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In recent years, three preferred treatments of the cormorant family have emerged: either to leave all living cormorants in a single genus, Phalacrocorax, or to split off a few species such as the imperial shag complex (in Leucocarbo) and perhaps the flightless cormorant.Alternatively, the genus may be disassembled altogether and in the most extreme case be reduced to the great, white-breasted and Japanese cormorants.They range around the world, except for the central Pacific islands.No consistent distinction exists between cormorants and shags.Cormorants nest in colonies around the shore, on trees, islets or cliffs.They are coastal rather than oceanic birds, and some have colonised inland waters – indeed, the original ancestor of cormorants seems to have been a fresh-water bird.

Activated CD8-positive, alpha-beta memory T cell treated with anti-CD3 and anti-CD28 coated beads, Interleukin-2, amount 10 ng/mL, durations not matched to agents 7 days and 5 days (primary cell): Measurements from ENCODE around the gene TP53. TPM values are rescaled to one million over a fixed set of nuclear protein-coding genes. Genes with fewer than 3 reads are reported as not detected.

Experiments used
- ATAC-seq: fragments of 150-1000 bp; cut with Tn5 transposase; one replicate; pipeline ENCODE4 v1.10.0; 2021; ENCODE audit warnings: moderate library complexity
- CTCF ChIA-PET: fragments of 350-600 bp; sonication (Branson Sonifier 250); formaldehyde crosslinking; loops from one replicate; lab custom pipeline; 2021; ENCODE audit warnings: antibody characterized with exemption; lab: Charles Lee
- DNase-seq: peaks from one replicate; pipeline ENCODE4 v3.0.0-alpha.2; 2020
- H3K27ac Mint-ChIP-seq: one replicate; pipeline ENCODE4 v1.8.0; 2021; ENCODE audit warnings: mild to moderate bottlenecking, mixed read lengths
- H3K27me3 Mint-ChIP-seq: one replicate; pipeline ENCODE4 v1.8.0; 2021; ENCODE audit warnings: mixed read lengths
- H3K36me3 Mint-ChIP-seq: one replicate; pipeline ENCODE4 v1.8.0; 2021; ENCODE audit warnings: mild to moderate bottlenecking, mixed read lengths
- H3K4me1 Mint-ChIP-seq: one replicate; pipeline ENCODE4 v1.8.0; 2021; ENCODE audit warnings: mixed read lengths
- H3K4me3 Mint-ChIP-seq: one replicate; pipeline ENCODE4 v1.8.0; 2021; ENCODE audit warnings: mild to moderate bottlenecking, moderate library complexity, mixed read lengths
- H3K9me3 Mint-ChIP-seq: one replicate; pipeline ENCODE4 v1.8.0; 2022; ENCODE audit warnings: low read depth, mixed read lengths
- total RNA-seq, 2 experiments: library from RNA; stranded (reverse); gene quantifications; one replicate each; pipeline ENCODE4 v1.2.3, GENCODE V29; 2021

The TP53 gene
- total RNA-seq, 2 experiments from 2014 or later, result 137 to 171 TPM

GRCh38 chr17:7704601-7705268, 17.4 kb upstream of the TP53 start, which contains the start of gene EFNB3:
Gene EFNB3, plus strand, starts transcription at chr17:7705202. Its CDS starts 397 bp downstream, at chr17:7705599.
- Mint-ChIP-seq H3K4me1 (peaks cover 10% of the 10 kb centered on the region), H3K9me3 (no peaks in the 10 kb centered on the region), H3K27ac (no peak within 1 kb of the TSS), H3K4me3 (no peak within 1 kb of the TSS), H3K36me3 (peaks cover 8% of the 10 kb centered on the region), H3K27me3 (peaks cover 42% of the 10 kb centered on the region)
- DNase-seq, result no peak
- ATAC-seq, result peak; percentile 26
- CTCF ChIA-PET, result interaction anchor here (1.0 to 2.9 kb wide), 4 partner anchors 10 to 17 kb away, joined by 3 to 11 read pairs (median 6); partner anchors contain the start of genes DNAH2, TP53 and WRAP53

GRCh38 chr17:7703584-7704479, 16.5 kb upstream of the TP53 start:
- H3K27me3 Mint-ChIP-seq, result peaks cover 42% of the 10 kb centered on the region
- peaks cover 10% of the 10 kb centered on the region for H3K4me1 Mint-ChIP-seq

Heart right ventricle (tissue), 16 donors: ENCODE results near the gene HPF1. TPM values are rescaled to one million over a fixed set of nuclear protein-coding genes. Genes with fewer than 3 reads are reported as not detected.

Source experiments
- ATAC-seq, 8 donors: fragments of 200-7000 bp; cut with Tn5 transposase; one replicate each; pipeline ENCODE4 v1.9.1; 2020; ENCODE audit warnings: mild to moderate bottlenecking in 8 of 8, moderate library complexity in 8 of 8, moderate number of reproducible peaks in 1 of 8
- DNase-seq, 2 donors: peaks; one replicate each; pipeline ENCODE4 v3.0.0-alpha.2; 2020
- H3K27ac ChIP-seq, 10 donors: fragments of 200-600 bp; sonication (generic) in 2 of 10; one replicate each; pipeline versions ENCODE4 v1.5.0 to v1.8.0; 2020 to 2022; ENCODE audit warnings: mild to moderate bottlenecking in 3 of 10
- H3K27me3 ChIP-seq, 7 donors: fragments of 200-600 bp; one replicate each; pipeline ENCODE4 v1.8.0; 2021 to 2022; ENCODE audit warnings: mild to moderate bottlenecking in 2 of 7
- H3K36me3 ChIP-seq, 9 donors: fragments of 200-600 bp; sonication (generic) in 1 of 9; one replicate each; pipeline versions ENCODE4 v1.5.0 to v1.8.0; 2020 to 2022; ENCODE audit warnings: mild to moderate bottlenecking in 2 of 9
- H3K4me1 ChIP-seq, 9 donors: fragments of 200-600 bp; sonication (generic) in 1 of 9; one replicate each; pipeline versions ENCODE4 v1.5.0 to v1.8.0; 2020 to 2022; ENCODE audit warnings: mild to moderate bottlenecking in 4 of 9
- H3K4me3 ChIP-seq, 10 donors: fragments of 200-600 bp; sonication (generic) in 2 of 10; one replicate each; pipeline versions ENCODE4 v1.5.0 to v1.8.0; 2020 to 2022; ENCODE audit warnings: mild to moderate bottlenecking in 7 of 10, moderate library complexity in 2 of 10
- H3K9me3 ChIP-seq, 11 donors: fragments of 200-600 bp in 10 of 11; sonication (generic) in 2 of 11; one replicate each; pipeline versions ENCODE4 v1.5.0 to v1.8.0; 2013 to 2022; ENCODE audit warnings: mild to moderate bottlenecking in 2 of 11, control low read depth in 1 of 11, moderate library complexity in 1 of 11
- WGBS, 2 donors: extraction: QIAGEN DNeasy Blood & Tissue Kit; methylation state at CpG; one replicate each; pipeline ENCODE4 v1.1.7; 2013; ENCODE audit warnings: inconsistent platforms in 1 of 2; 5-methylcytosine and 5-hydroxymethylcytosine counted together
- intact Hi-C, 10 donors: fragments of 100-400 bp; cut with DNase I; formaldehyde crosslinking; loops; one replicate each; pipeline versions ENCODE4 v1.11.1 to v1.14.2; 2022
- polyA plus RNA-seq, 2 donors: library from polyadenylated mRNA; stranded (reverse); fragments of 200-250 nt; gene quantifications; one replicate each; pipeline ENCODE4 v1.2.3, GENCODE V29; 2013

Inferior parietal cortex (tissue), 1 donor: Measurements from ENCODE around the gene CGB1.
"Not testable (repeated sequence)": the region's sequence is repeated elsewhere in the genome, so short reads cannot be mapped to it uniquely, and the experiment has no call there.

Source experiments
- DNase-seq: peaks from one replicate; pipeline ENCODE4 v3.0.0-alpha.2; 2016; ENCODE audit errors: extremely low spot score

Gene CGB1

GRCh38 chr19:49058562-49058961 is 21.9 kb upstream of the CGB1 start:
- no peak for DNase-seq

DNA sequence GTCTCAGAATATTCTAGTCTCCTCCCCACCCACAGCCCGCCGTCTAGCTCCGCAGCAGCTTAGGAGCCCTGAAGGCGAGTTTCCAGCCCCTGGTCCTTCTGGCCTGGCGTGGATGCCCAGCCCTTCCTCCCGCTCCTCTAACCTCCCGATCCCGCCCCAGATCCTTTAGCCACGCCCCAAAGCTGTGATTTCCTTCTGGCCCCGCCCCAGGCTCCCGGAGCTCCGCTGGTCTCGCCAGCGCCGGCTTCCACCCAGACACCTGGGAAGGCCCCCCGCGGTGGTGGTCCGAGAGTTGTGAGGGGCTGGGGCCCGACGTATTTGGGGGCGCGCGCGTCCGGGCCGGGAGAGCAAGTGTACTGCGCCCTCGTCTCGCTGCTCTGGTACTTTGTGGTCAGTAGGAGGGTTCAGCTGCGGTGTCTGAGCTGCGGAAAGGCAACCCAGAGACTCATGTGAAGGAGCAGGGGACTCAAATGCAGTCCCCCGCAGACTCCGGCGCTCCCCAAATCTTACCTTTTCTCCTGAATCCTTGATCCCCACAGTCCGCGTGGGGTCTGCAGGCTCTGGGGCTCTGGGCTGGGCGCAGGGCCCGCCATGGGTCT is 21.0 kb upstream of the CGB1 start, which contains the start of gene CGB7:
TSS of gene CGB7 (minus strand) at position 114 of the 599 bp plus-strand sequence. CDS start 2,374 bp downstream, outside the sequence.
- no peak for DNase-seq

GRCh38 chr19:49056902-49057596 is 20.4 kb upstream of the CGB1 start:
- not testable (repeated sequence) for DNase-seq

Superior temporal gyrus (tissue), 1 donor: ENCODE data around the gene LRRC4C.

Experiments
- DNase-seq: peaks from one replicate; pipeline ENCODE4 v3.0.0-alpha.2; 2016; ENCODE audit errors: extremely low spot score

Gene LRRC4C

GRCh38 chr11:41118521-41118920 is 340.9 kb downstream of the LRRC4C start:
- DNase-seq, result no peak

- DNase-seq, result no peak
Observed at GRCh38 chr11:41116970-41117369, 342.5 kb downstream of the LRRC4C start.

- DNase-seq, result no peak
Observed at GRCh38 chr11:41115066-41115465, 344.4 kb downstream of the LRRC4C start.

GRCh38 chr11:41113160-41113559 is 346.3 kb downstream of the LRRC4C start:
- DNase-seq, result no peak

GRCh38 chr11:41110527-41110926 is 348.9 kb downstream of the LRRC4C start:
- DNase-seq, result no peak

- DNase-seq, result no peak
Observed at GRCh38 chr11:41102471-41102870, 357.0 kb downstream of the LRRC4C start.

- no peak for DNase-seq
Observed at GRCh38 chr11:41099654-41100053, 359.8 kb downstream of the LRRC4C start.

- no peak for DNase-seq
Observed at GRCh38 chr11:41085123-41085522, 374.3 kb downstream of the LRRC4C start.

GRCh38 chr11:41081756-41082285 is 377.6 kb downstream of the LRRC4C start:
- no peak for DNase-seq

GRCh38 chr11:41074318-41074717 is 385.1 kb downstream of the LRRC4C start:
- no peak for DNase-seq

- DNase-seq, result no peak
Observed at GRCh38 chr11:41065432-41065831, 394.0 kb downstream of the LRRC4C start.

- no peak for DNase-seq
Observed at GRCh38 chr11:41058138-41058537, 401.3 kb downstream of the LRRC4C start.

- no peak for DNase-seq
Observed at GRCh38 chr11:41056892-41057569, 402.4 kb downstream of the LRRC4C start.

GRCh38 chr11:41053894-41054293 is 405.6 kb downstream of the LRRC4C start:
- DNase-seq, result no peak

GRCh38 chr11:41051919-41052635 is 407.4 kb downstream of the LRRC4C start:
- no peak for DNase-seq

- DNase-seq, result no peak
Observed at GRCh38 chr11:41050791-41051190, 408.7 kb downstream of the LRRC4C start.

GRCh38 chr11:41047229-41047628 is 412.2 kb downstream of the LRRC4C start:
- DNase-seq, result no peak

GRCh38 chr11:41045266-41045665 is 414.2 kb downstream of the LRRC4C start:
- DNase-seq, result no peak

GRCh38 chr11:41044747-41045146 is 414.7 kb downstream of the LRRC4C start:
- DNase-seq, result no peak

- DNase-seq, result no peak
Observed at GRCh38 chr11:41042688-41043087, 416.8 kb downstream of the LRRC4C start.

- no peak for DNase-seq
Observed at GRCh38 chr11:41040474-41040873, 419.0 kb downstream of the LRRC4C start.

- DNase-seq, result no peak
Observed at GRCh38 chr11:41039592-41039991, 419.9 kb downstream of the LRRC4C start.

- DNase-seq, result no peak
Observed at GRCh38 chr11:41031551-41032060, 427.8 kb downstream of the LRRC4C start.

The first two lineages (and possibly the flightless cormorant) are basal and cannot be assigned to either subfamily.
is followed here for three reasons: first, it is preferable to tentatively assigning genera without a robust hypothesis.
Second, it makes it easier to deal with the fossil forms, the systematic treatment of which has been no less controversial than that of living cormorants and shags.
All cormorants have preen gland secretions that are used ostensibly to keep the feathers waterproof. The cormorants are a group traditionally placed within the Pelecaniformes or, in the Sibley–Ahlquist taxonomy, the expanded Ciconiiformes.
Some sources Cormorants are colonial nesters, using trees, rocky islets, or cliffs. This latter group is certainly not a natural one, and even after the tropicbirds have been recognised as quite distinct, the remaining Pelecaniformes seem not to be entirely monophyletic.